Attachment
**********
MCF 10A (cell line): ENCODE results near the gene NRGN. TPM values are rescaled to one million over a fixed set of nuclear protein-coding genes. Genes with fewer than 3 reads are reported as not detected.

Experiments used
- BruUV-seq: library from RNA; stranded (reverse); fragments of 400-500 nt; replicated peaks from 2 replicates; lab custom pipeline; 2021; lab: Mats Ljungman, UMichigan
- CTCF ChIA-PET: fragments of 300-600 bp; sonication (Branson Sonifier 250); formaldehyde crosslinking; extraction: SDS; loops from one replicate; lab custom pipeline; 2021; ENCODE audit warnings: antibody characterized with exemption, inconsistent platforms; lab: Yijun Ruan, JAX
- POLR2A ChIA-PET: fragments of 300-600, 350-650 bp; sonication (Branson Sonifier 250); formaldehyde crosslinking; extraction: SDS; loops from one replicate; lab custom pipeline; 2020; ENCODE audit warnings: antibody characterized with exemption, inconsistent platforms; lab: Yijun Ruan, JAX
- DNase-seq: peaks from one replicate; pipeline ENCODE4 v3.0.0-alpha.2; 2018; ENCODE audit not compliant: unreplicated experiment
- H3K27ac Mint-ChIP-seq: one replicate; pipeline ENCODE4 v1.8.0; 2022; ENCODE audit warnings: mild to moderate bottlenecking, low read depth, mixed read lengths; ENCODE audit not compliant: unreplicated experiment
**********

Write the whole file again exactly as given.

MCF 10A (cell line): ENCODE results near the gene NRGN. TPM values are rescaled to one million over a fixed set of nuclear protein-coding genes. Genes with fewer than 3 reads are reported as not detected.

Experiments used
- BruUV-seq: library from RNA; stranded (reverse); fragments of 400-500 nt; replicated peaks from 2 replicates; lab custom pipeline; 2021; lab: Mats Ljungman, UMichigan
- CTCF ChIA-PET: fragments of 300-600 bp; sonication (Branson Sonifier 250); formaldehyde crosslinking; extraction: SDS; loops from one replicate; lab custom pipeline; 2021; ENCODE audit warnings: antibody characterized with exemption, inconsistent platforms; lab: Yijun Ruan, JAX
- POLR2A ChIA-PET: fragments of 300-600, 350-650 bp; sonication (Branson Sonifier 250); formaldehyde crosslinking; extraction: SDS; loops from one replicate; lab custom pipeline; 2020; ENCODE audit warnings: antibody characterized with exemption, inconsistent platforms; lab: Yijun Ruan, JAX
- DNase-seq: peaks from one replicate; pipeline ENCODE4 v3.0.0-alpha.2; 2018; ENCODE audit not compliant: unreplicated experiment
- H3K27ac Mint-ChIP-seq: one replicate; pipeline ENCODE4 v1.8.0; 2022; ENCODE audit warnings: mild to moderate bottlenecking, low read depth, mixed read lengths; ENCODE audit not compliant: unreplicated experiment